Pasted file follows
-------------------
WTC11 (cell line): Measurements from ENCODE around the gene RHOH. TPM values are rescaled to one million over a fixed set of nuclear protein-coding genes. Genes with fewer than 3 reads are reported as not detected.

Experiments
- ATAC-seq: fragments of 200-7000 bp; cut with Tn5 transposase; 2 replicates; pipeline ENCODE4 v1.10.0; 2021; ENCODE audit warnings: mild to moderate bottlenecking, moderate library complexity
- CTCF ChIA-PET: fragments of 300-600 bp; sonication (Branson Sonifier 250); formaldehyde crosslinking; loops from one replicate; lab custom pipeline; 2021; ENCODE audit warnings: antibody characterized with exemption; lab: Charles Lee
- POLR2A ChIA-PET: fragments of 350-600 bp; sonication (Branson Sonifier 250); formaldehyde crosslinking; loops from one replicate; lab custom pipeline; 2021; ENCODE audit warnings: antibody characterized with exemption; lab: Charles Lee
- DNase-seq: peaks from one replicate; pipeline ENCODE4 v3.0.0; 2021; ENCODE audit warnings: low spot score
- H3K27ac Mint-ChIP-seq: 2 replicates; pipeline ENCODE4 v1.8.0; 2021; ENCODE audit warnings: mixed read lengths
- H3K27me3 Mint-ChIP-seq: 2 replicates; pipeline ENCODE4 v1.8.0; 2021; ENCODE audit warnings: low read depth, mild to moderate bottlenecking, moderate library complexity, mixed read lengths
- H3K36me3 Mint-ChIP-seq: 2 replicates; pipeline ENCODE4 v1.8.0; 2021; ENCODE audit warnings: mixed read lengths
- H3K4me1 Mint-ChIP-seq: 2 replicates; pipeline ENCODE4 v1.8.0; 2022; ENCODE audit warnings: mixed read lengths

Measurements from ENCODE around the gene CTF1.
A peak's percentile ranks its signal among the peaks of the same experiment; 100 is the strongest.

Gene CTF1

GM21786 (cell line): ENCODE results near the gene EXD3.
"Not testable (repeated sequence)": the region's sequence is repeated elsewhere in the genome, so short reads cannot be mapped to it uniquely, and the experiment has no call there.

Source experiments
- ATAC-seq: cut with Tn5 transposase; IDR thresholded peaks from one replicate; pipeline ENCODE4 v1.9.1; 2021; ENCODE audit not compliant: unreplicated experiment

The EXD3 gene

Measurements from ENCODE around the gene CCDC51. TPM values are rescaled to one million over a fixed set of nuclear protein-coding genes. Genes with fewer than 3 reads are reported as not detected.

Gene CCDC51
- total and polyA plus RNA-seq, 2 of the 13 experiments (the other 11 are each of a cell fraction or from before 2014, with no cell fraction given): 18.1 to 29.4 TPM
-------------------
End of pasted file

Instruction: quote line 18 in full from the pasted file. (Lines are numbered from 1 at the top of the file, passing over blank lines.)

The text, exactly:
The EXD3 gene